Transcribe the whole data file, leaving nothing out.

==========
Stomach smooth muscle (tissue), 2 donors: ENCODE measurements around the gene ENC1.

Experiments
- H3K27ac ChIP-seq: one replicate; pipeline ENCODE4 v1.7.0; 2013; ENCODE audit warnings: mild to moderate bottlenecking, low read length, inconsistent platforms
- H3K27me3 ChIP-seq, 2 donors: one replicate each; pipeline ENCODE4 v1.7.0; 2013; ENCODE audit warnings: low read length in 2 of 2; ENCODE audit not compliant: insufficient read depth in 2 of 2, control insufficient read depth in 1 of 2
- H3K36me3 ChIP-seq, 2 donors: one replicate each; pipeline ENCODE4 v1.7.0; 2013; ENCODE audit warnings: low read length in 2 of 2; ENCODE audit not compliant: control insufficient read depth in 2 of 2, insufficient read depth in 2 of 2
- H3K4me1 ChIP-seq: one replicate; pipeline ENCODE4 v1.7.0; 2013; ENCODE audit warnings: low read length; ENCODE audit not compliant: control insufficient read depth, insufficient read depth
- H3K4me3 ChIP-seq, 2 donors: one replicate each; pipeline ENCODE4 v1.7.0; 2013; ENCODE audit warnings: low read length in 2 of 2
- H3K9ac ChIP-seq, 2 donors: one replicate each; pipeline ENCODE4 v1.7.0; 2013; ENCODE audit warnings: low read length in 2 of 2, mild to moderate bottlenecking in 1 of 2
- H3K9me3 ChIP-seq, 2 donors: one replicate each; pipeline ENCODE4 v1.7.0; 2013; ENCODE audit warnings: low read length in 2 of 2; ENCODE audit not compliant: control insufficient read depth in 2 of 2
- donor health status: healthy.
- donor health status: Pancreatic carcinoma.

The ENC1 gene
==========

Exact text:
Stomach smooth muscle (tissue), 2 donors: ENCODE measurements around the gene ENC1.

Experiments
- H3K27ac ChIP-seq: one replicate; pipeline ENCODE4 v1.7.0; 2013; ENCODE audit warnings: mild to moderate bottlenecking, low read length, inconsistent platforms
- H3K27me3 ChIP-seq, 2 donors: one replicate each; pipeline ENCODE4 v1.7.0; 2013; ENCODE audit warnings: low read length in 2 of 2; ENCODE audit not compliant: insufficient read depth in 2 of 2, control insufficient read depth in 1 of 2
- H3K36me3 ChIP-seq, 2 donors: one replicate each; pipeline ENCODE4 v1.7.0; 2013; ENCODE audit warnings: low read length in 2 of 2; ENCODE audit not compliant: control insufficient read depth in 2 of 2, insufficient read depth in 2 of 2
- H3K4me1 ChIP-seq: one replicate; pipeline ENCODE4 v1.7.0; 2013; ENCODE audit warnings: low read length; ENCODE audit not compliant: control insufficient read depth, insufficient read depth
- H3K4me3 ChIP-seq, 2 donors: one replicate each; pipeline ENCODE4 v1.7.0; 2013; ENCODE audit warnings: low read length in 2 of 2
- H3K9ac ChIP-seq, 2 donors: one replicate each; pipeline ENCODE4 v1.7.0; 2013; ENCODE audit warnings: low read length in 2 of 2, mild to moderate bottlenecking in 1 of 2
- H3K9me3 ChIP-seq, 2 donors: one replicate each; pipeline ENCODE4 v1.7.0; 2013; ENCODE audit warnings: low read length in 2 of 2; ENCODE audit not compliant: control insufficient read depth in 2 of 2
- donor health status: healthy.
- donor health status: Pancreatic carcinoma.

The ENC1 gene